Parents Urge Diocese to Reconsider Proposed Curriculum

By Irene M. Lagan
Catholic Herald [Arlington VA]
January 22, 2004

MANASSAS — "No child is strong enough to resist abuse by an adult" was the last word spoken by a victim of child sexual abuse at the recent diocese-sponsored meeting on the proposed safe environment program, a Catholic adaptation of the Good Touch/Bad Touch (GTBT) program.

The four-hour meeting ended on a note that reminded all present that the burden of protecting children ultimately falls to the adults who care for them.

More than 200 parents from many parishes attended the meeting hosted by Catherine Nolan, director of the Office for Child Protection and Safety, and her assistant, Jennifer Alvaro, at All Saints Church in Manassas. Dr. Timothy McNiff, diocesan superintendent of schools, was also present.

The informational meeting was the second open to parents interested in learning more about the proposed safe environment program.

Arlington Bishop Paul S. Loverde is considering adopting a Catholic derivative of the secular GTBT program to meet Article 12 of the Charter’s requirements for a safe environment program. Arlington was one of 34 dioceses cited by the United States Conference of Catholic Bishops (USCCB) for failing to be in full compliance with the Charter’s mandates. With two exceptions, those in attendance were dissatisfied with this program and offered suggestions for alternatives.

Father Paul deLadurantaye, secretary for religious education and sacred liturgy, presented a draft of a Catholic derivative of the GTBT curricula. The sample session for second graders incorporated a "Theology of the Body" for youngsters and Catholic teaching on the virtues of modesty and respect, unity of the body and soul, and stewardship of the body.

Children are also taught "personal safety rules," how to distinguish "good touches" from "bad touches" and what to do when violated.

"A sad problem some children may have is a particular kind of bad touch — sexual abuse. Sometimes people force or trick a child to do something that is not modest and not respectful," Father deLadurantaye said quoting from the curriculum.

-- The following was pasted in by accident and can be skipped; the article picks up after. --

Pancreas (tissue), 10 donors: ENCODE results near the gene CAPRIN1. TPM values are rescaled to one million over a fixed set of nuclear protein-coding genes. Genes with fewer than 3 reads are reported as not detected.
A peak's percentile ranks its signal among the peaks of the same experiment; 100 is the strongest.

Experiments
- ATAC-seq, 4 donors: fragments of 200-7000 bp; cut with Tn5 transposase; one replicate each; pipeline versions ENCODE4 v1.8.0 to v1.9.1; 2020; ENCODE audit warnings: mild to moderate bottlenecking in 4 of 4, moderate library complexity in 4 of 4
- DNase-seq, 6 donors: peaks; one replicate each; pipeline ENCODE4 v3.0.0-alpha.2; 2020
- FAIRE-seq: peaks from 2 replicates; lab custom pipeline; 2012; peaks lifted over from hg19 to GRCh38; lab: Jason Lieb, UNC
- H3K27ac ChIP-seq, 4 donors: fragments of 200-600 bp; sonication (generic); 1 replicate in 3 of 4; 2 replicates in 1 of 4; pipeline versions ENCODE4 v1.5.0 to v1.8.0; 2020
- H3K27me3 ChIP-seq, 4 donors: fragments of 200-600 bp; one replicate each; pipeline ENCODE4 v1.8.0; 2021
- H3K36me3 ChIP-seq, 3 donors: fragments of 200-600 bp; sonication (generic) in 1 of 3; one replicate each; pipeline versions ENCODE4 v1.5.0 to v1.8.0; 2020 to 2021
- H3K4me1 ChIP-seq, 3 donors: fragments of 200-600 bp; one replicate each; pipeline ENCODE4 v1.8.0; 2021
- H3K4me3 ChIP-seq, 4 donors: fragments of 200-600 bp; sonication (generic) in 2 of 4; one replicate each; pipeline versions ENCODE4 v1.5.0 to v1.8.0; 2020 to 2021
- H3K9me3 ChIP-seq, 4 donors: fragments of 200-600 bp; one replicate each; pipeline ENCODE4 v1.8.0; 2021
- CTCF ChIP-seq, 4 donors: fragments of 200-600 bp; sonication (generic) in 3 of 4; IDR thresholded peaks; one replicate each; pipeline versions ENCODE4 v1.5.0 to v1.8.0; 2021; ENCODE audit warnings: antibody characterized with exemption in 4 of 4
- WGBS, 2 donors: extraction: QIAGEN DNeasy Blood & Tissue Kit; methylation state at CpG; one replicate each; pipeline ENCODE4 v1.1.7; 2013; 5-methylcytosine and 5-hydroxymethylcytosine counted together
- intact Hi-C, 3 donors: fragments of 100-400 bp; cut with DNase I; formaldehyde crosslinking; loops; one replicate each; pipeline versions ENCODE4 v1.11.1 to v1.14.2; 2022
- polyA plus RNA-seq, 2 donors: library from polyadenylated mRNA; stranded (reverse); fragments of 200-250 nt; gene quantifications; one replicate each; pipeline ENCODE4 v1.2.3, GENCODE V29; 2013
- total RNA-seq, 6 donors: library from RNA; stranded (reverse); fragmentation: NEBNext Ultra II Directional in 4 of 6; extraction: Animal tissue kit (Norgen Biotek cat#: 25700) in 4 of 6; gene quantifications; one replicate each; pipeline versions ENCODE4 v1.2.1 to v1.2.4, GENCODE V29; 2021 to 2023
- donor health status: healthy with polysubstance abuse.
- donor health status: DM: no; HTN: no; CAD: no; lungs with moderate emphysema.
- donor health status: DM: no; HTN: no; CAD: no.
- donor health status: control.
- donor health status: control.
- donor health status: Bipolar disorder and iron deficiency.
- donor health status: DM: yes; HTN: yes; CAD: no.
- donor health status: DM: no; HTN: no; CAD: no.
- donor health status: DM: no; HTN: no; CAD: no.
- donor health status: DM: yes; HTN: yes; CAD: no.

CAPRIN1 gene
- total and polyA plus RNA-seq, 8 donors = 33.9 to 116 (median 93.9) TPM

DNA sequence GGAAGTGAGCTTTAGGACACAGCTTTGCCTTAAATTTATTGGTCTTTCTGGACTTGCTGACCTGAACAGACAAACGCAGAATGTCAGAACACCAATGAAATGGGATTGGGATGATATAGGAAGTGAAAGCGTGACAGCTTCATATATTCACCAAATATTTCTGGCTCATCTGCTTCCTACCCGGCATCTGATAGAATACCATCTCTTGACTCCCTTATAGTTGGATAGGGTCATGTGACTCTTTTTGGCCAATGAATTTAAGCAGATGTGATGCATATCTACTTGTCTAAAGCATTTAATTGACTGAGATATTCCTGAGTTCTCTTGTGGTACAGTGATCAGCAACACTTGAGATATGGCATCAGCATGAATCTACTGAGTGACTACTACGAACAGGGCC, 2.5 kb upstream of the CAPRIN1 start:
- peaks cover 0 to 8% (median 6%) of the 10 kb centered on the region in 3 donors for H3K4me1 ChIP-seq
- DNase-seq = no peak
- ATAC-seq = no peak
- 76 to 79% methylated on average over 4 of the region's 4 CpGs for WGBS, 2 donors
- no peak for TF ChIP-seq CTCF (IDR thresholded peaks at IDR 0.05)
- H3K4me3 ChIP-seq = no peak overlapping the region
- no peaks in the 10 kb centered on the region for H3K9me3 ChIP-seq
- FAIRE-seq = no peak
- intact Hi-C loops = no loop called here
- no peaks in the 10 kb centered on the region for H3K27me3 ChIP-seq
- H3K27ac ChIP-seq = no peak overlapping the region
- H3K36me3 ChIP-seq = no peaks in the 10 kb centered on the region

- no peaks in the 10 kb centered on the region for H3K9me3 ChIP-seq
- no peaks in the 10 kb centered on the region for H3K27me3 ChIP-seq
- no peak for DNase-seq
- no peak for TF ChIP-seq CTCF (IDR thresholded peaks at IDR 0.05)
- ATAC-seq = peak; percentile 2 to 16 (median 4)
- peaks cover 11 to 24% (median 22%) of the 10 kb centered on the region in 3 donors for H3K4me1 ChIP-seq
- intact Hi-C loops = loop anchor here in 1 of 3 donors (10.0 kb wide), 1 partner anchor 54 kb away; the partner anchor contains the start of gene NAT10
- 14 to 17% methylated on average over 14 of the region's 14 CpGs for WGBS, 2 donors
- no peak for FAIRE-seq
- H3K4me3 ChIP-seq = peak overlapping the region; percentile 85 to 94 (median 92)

Children learn "it’s my body that God gave me" and that "an uh-oh feeling alerts us that something may be wrong and tells us to ask questions of someone we feel safe with."

During two hours of questions and comments, the majority of parents indicated they wanted to be actively involved in the process and encouraged the diocese to explore alternative curricula that trains parents to recognize symptoms of abuse and to teach their children about sexuality and personal safety.

"The heart of the matter is that parents need to be informed about the Church’s teaching on sexuality in order to pass it on to children," said Maggie Ciskanik, a parishioner at St. John the Baptist Parish in Front Royal. "To call GTBT a personal safety program rather than a sexual abuse program is misleading."

Ciskanik quoted the 1995 encyclical "Truth and Meaning of Human Sexuality" that states "whether at home or in educational centers … no one is capable of giving moral education in this delicate area better than duly prepared parents."

Among the concerns expressed repeatedly was the lack of information about the actual contents of proposed curriculum, which includes explicit illustrations of "bad touches," and concern that the program usurps the authority and primacy of parents in the educating their children on issues involving sex.

Parents can view the curriculum at the Chancery only with the supervision of Nolan or Alvaro.

Christopher Manion, director of Parents United to Respect Innocence in Teaching the Young (PURITY), a Front Royal-based, non-profit, educational organization, said the program’s emphasis on desensitizing children from shame constitutes an invasion of privacy.

Citing Article 7 of the Charter, which calls for transparency, Manion said, "I spent six and a half hours in the Chancery reviewing the material. Where in Father deLaduratnaye’s presentation are the graphic illustrations of groping that are in the materials?"